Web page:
BA Architecture

BA Architecture (RIBA Part 1)

UCAS code K100
Duration 3 years

Course overview

The BA Architecture is a three-year honours degree that brings together a balanced university education with a professionally orientated course. It combines lecture-based courses with a creative studio culture.

The lectures develop a broad knowledge base ranging across the sciences and humanities; this knowledge is then brought to the studio where it is tested and developed through a sequence of design projects.

Lecture courses are delivered by staff who are all at the forefront of their own field of research, thereby ensuring that the information imparted is up-to-date and relevant.

Within the studio, full time members of staff are joined by practicing architects, who bring with them topical ideas and skills from the world of architecture. It is this combination of a rigorous academic base and a creative professional direction that exemplifies architecture at Sheffield.

Guidance on Applying and Fees

Entry Requirements

Course outcomes

The majority of BA Architecture students follow the professionally accredited route that leads to exemption from RIBA Part 1. Students on this route will generally then take a year out in professional practice before studying a two year MArch in Architecture course and then returning to practice to complete their final professional examinations to qualify as an architect.

Students graduating from the BA at Sheffield have an excellent record in gaining employment. The course is highly regarded in the profession and is recognised as providing well-educated and adaptable students.

Find out more on our Employability pages.

It is also possible after the second year for students to follow a route that is not professionally accredited with the BA Architectural Studies. On this route studio courses are replaced with other modules. The aim of this latter route is to provide an education in a broad architectural context, within which students can develop their own specialisms and interests. Students graduating from this route are well placed to pursue a career in the built environment, or else to progress onto more specialised masters courses.


All three years of the degree course are divided approximately equally between lecture courses and studio based courses.


The first year studio course acts as a foundation year which aims to bring together students from a range of academic backgrounds. After the first year, projects develop in scale and complexity, until the major design project at the end of third year which addresses the full range of cultural, technological, conceptual and representational ideas.

The studio acts as a laboratory for the testing of creative and critical ideas, whilst at the same time developing fundamental architectural skills. In most cases we draw on Sheffield and its immediate surroundings for sites and briefs, in the belief that an immediate context develops relevant and topical solutions. Local projects are supplemented by more conceptual projects which have broader educational aims.

Lecture courses

The lecture courses develop knowledge and skills in three areas of architecture:


The humanities course covers the history and theory of architecture. In history, a broad overview of the cultural context of architecture is followed in second year by more focused case studies. The theory course introduces social aspects of architecture and methods of approaching design. These courses are supplemented by lectures in landscape and town planning, which give an overview of the broader contexts within which architecture is set.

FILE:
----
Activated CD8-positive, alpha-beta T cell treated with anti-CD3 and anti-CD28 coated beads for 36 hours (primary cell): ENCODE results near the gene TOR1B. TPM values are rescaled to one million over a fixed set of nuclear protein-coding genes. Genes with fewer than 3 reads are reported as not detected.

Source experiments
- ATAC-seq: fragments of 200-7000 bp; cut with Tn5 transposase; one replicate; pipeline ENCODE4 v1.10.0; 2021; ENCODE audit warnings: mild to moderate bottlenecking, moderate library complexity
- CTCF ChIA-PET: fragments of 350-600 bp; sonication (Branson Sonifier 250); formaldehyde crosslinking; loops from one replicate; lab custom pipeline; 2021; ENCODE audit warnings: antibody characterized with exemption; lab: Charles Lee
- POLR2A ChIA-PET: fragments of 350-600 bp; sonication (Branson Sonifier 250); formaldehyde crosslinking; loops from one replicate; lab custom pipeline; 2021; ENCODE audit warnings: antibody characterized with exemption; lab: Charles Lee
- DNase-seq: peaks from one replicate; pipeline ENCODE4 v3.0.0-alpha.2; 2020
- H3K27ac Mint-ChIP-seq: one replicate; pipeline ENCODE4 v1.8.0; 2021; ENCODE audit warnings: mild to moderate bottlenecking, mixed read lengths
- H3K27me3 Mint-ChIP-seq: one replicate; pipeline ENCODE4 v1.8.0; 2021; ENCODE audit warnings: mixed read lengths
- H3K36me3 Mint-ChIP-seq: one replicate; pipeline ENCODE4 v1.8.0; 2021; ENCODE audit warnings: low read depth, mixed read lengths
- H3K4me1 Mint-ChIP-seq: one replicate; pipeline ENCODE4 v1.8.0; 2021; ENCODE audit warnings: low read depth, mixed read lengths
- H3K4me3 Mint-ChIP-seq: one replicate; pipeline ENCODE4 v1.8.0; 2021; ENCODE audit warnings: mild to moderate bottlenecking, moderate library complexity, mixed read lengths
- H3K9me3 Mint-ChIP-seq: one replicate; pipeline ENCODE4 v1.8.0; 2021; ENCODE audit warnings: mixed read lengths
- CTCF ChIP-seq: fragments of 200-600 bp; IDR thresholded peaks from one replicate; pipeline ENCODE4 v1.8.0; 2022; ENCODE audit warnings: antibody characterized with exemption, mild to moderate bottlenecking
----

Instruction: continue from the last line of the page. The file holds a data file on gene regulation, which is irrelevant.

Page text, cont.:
The technology courses introduce the structural, constructional and environmental concepts that underpin architectural production. The emphasis is on how these concepts may inform and contribute to design, so that by third year most of the technical courses are related to the studio projects. The technology courses draw on the expertise in sustainable approaches to design that the academic staff are developing in their research.


The communication courses develop representational techniques for architecture, with an increasing emphasis on computer techniques. In the third year, students undertake a major dissertation, a piece of academic work that encourages an in-depth study of an architectural subject.


Modules - what you study and when

The modules listed below are from the current academic year and there may be some changes before you start your course. For the very latest module information, please contact us.

First Year

ARC 101 Communication 1 (10 credits)

ARC 102 Communication 2 (10 credits)

ARC 125 Architectural Design 1 (30 credits)

ARC 126 Architectural Design 2 (30 credits)

ARC 103 Humanities 1 (10 credits)

ARC 104 Humanities 2 (10 credits)

ARC 107 Environment & Technology 1 (10 credits)

ARC 108 Environment & Technology 2 (10 credits)

Second Year

ARC 202 Communication 4 (10 credits)

ARC 225 Architectural Design 3 (30 credits)

ARC 226 Architectural Design 4 (30 credits)

ARC 221 Computer Aided Design (10 credits)

ARC 203 Humanities 3 (10 credits)

ARC 204 Humanities 4 (10 credits)

ARC 207 Environment & Technology 3 (10 credits)

ARC 208 Environment & Technology 4 (10 credits)

Third Year

ARC 303 Humanities 5 (10 credits)

ARC 308 Environment and Technology 6 (10 credits)

ARC 327 Advanced Structures and Environment (10 credits)

ARC 328 Management Practice Law (10 credits)

ARC 325 Architectural Design 5 (30 credits)

ARC 326 Architectural Design 6 (30 credits)

ARC 322 Special study (30 credits)

The content of our courses is reviewed annually to make sure it's up-to-date and relevant. Individual modules are occasionally updated or withdrawn. This is in response to discoveries through our world-leading research; funding changes; student or employer feedback; outcomes of reviews; and variations in staff or student numbers. In the event of changes the University will consult and inform students in good time and will take reasonable steps to minimise disruption.